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Black Carbon Report by World Bank

  • IASbaba
  • June 7, 2021
  • 0
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Black Carbon Report by World Bank

Part of: GS Prelims and GS-III – Conservation; Climate change

In news

  • The report titled “Glaciers of the Himalayas: Climate Change, Black Carbon and Regional Resilience” has reported that the glaciers are melting faster than the global average ice mass. 
  • A strong policy on black carbon can sharply cut glacier melt.
  • Report released by: World Bank 
  • The Himalayas, Karakoram, and Hindu Kush (HKHK) mountain ranges were covered in the report.

Key takeaways from the report

  • Black Carbon (BC) is a short-lived pollutant 
    • It is the second-largest contributor to cause Global warming after carbon dioxide (CO2).
    • Unlike other greenhouse gas emissions, BC is quickly washed out and can be eliminated from the atmosphere if emissions stop.
    • Industry (primarily brick kilns) and residential burning of solid fuel together account for 45-66% of regional man-made BC deposition, followed by on-road diesel fuels and open burning in the region.
    • It acts in two ways hastening the pace of glacier melt:
      • By decreasing surface reflectance of sunlight.
      • By raising the air temperature
    • Full implementation of current policies to mitigate BC can achieve a 23% reduction but enacting new policies and regional cooperation among countries can achieve enhanced benefits.
      • National Mission on Sustaining Himalayan Ecosystem (NMSHE) is one such policy adopted in India.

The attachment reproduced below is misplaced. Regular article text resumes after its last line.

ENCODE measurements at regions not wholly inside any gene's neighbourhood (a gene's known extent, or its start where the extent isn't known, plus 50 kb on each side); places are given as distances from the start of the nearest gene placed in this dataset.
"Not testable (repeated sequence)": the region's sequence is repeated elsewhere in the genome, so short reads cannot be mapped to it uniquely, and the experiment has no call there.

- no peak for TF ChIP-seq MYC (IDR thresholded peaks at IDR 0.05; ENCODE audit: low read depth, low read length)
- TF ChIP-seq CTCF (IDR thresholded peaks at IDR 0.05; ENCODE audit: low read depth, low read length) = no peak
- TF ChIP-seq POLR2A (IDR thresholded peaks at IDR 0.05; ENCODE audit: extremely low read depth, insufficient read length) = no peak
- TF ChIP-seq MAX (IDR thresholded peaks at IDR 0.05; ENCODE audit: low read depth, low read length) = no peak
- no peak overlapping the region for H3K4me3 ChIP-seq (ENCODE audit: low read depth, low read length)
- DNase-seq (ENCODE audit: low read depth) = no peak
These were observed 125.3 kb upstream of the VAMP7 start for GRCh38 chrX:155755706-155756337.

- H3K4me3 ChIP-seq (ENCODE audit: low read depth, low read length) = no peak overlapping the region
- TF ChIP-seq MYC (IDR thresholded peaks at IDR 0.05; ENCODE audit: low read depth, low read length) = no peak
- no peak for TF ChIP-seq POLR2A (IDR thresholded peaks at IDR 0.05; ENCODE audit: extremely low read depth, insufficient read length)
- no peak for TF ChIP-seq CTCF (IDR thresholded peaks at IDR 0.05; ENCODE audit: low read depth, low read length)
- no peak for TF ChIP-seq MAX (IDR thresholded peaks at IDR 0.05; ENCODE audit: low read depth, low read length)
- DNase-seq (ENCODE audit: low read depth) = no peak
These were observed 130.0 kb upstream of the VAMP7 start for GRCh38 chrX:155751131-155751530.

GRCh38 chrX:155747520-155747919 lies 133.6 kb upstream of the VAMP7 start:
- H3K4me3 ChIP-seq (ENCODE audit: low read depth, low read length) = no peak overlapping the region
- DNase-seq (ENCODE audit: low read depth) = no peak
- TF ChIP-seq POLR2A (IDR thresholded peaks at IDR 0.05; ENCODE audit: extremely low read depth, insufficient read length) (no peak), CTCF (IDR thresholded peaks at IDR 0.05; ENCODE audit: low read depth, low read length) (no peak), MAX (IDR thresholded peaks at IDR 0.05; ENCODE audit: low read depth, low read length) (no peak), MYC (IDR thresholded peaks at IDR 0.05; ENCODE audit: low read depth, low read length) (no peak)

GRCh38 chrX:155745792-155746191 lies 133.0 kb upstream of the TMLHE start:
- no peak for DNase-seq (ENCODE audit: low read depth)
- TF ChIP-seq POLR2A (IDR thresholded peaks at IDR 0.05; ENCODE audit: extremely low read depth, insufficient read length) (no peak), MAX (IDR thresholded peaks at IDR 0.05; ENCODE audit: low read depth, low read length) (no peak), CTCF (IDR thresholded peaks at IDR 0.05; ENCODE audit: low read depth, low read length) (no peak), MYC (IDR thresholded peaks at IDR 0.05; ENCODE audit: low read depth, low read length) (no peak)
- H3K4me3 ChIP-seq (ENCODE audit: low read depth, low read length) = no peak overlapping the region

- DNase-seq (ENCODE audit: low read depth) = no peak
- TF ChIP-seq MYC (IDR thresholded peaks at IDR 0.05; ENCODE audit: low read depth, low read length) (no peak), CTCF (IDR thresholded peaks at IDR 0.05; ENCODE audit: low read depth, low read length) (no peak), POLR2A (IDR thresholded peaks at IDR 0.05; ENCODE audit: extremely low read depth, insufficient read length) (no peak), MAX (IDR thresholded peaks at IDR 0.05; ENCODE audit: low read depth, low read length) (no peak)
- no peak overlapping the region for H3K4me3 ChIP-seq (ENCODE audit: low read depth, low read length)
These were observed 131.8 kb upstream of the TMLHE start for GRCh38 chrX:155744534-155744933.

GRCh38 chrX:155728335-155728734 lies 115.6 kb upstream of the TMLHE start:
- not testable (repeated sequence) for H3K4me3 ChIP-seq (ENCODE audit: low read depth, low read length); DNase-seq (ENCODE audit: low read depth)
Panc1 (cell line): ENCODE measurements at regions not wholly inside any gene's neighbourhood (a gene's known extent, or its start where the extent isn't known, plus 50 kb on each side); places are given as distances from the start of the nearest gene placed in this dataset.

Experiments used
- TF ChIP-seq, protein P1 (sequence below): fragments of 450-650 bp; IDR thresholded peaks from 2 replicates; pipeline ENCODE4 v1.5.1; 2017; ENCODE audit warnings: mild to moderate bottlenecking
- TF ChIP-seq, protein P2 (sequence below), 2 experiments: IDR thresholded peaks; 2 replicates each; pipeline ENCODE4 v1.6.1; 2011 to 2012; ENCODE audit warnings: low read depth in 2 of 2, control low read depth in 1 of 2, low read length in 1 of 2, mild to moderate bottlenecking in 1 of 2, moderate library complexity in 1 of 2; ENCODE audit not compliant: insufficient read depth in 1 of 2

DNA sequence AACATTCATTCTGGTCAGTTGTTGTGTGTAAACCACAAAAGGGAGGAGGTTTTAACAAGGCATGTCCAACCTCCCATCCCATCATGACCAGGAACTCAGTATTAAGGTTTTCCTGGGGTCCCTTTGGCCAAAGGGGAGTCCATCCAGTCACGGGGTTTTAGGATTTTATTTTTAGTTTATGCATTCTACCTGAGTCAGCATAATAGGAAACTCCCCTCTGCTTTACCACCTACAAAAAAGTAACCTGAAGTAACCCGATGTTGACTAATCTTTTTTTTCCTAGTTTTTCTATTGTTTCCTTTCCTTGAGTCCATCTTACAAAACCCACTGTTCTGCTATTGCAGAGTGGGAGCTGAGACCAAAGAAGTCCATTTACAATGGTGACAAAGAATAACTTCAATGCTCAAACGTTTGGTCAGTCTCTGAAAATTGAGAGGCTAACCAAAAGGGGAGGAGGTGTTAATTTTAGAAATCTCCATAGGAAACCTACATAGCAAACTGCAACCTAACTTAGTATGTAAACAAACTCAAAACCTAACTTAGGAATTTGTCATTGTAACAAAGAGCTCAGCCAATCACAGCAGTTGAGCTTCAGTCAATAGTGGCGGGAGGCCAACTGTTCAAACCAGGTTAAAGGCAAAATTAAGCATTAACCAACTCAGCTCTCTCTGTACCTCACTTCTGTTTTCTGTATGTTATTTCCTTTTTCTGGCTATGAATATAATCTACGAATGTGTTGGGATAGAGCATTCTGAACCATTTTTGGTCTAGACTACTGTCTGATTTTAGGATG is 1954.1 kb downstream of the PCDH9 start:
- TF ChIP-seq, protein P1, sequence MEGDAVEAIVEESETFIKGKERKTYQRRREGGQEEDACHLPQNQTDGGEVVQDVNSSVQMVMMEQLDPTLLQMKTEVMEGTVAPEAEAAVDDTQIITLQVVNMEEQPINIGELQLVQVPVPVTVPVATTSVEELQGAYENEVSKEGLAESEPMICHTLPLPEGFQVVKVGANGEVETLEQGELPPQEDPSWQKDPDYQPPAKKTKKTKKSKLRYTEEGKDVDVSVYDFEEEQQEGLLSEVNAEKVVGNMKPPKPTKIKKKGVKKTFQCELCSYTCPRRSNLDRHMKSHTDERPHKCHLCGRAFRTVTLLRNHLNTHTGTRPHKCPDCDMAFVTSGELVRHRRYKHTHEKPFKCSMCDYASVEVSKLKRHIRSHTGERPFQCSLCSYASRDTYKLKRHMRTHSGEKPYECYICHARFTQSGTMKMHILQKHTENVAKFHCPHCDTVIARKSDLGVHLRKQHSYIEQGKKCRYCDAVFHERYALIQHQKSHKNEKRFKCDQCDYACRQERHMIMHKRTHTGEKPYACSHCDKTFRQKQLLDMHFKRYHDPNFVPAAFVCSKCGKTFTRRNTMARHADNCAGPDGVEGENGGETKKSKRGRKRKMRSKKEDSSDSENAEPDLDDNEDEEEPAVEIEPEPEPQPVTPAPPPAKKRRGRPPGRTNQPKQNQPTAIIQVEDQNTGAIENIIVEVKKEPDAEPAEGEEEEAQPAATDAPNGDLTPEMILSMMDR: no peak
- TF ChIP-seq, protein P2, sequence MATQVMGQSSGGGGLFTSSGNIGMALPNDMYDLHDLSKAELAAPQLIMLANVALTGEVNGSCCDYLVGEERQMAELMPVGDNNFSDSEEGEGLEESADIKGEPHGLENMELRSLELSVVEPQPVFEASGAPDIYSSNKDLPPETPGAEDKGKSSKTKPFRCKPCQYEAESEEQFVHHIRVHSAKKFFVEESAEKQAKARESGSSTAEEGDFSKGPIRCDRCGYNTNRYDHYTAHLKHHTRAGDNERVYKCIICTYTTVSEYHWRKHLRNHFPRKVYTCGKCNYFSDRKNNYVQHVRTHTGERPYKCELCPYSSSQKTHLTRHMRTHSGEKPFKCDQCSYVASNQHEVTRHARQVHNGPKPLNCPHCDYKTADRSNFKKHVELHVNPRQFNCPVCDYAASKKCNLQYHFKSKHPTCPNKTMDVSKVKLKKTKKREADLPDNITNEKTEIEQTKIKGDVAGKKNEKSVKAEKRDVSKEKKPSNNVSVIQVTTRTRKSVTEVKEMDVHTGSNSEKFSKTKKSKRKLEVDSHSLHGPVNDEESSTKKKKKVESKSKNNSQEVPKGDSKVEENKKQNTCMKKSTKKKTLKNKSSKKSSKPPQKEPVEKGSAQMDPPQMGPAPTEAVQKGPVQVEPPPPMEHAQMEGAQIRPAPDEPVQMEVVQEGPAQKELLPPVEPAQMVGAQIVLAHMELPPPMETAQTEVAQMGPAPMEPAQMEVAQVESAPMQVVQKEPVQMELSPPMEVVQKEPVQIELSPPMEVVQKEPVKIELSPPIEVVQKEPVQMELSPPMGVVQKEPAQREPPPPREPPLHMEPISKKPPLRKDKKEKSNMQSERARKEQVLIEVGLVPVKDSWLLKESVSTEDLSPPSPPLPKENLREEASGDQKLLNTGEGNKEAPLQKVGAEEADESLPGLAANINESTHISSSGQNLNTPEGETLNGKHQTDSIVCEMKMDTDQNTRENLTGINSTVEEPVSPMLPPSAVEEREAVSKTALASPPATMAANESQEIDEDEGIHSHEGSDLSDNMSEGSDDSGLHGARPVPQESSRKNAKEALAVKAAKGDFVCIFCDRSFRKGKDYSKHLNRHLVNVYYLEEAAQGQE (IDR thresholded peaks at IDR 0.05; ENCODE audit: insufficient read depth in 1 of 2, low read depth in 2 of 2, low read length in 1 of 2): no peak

• It is one of the eight missions under the National Action Plan on Climate Change (NAPCC).
  • Steps that can be taken in the Himalayas
    • Reduce black carbon emissions from – (1) cookstoves; (2) Diesel engines; (3) Open burning. It could significantly reduce radiative forcing
  • Steps to be Taken by Regional Governments:
    • Review the policies on water management
    • Careful planning and use of hydropower to reflect changes in water flows and availability.
    • Increasing the efficiency of brick kilns through proven technologies.
    • Greater knowledge sharing in the region.

Important value additions 

  • There are almost 55,000 glaciers in the HKHK mountains which store more freshwater than any other region outside the North and South Poles. 
  • Glacier melt produces 
    • Flash floods
    • Landslips
    • Soil erosion 
  • Radiative forcing is a measure of the change in energy balance as a result of a change in a forcing agent (e.g., greenhouse gases, aerosol, cloud, and surface albedo) to affect the global energy balance and contribute to climate change.

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